Thursday, 23 August 2018

Knowing Me, Knowing You.

I am currently relocating for the 29th time in 28 years of marriage, so I am familiar with change and living in new locations. At the end of February this year, I began a new role in a new school. Here I was known as a parent first, not as an educator. Starting in a new school means many teachers don’t know who you are, your beliefs, passions or purpose. While the content or role is similar to my previous one, the context is new. In education, context is key and relationships are crucial. With my coaching experience, I hope to build many relationships in my new context, but they take time and a conscious effort. If there was one thing I’d like the staff to know about me it is that I’m an advocate for teacher voice, agency and capacity building. I suppose the educators who read my blog posts or follow me on Twitter already know this about me. In my role, I share my purpose through informal conversations, organised professional learning opportunities and coaching. I hope to build trusting relationships, like those I’ve developed through my professional learning network (PLN).

This week I attended a meeting for ‘Leaders of Accreditation Network‘ (LAN), where we discuss the accreditation process of NESA and ISTAA. At this meeting I was introduced to someone who said, ‘Oh I know you, well I feel I know you. I heard your story at #RWLN (Renaissance Women Leader’s Network)’. I was humbled. The next day I attended the ACEL conference, 'Teachers Leading Educational Reform’, with Professor Alma Harris and Dr Michelle Jones. After attending and participating in this event, I have many questions for Australian educators regarding building collaboration not cooperation or delegation...
  • Why do we move teachers every few years (typically 3 yrs), place them into a new grade/stage level and ask them to collaborate?
  • If we accept that Collaboration is complex, why do we assume all teachers will collaborate because research says it is effective?
  • Does culture eat strategy for breakfast? 
  • Is collaboration mandatory in your school? 
  • Are teachers told to be part of a Professional Learning Communities or is this optional? 
  • What are your PLCs based on? 
  • Are coaches facilitating the learning in these collaborative groups? 
  • Are the executives/leaders the facilitators? 
  • How is teacher agency and voice evident? 
  • What comes first, culture or PLCs?
  • If collaboration and collective efficacy are powerful and effective, do schools protect and value allocated time for this?
I was so fortunate to to meet people who I have connected with on Twitter at this event. In one of the activities, I had to point to someone I’d like to chat with and I recognised Maria Serafim from her Twitter profile. To be honest, I really wanted to meet her and talk pedagogy. We chatted about Twitter and education and the conversation flowed so easily. I felt I knew her. Twitter provides you an opportunity to get to know someone professionally, but I also think it provides some insight into their personality too. It was amazing to speak with her and I hope we have the opportunity to connect again. I ended my day chatting with Thelma from Rooty Hill. Thelma and I talked about social justice and how teachers can make a difference. I had met Thelma last year when I spent a day at Rooty Hill High School. Kindly invited by the influential Chris Cawsey, I was fortunate to meet many of the staff there and I learnt a great deal from this experience. Although, most educators appreciate Twitter as a place to find resources, learn from others and share their thoughts and beliefs, it can be a springboard that helps create good friendships.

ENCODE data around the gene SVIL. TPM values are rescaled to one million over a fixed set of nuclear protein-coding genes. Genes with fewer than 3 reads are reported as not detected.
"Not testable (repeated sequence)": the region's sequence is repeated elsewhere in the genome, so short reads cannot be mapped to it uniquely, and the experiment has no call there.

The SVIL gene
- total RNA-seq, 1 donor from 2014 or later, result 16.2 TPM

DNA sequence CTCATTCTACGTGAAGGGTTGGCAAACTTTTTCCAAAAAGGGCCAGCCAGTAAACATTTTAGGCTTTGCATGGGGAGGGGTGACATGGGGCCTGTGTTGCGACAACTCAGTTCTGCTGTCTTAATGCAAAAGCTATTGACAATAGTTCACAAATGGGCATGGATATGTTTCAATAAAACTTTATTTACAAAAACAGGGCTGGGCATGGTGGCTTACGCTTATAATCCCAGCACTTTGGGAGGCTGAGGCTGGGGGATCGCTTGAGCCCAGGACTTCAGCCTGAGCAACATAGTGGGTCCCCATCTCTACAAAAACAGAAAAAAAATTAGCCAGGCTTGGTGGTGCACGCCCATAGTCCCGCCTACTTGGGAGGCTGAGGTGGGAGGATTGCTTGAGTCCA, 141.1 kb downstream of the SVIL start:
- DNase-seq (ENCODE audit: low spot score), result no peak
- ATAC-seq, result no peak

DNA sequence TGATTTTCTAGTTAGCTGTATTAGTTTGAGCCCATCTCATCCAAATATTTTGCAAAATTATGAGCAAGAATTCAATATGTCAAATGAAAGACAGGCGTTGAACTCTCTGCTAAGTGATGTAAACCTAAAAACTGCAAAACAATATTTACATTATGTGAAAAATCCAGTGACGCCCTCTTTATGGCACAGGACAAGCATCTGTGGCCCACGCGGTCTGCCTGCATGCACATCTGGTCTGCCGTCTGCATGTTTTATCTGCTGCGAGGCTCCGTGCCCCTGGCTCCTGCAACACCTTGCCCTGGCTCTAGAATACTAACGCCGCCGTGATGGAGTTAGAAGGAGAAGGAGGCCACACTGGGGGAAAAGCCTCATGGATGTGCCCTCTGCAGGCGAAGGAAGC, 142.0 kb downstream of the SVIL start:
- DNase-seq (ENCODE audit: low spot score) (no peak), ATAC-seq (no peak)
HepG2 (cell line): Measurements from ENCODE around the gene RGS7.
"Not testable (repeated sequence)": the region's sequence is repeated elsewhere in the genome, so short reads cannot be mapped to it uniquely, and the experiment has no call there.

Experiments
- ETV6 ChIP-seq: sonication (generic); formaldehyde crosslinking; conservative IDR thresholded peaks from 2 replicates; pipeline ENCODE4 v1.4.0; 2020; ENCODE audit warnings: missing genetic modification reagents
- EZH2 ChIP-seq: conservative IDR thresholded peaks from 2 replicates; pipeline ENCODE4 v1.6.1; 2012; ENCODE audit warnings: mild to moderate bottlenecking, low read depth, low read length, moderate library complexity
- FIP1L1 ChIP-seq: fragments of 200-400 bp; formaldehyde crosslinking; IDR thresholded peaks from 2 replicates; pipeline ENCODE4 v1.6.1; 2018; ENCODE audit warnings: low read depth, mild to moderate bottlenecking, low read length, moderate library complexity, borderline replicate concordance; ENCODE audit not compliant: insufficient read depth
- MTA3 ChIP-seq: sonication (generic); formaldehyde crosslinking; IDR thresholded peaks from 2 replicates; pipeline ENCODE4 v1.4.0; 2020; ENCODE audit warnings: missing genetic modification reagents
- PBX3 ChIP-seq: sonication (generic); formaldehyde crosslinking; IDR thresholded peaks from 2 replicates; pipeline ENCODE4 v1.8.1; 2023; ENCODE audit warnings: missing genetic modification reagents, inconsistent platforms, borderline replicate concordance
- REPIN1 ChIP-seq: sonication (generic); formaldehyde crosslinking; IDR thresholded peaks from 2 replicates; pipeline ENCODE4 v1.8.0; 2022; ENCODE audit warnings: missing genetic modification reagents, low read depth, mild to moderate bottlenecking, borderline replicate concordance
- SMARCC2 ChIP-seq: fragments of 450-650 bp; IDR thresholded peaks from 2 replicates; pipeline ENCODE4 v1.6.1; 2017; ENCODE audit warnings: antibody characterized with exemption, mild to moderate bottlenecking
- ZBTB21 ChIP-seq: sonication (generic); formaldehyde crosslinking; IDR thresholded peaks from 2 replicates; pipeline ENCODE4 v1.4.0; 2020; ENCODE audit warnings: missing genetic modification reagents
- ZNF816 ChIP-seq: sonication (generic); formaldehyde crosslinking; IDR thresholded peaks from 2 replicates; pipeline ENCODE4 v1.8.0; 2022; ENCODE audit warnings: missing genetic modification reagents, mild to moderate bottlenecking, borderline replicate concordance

As my school has just become a NESA endorsed provider,  I recently attended a NESA workshop to learn more about eTams. We were asked to introduce ourselves and it was amazing to hear how many people knew others from various schools. Towards the end of the workshop, a woman beside me, Sarah mentioned that she follows me on Twitter. She then proceeded to tell me that I had attended the Growth Coaching Course with her husband, Jon. Talk about 6 degrees of separation! I really enjoyed our brief conversation and we hope to catch up again soon. I wonder ....would we have spoken to each other without the platform of Twitter? 

Blogging, TeachMeets and Twitter are great catalysts for developing relationships. You can really get to know people and they can get to know you, as this past week has shown. When you are in a new context, it can be difficult for others to ascertain your beliefs, passion and purpose. I will continue to focus on building relationships and trust, by having informal conversation, listening deeply and coaching where possible. This is how I will get to know my colleagues and they will get to know me. 

I bet you have ABBA singing in your head at the moment…sorry about that!



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  2. I really like your point about subtly enforced collaboration. It can be so easy to say 'let's all collaborate'. The problem I have found is that unless people see where they fit in with it or benefit then it can really flop. I have written about this more (

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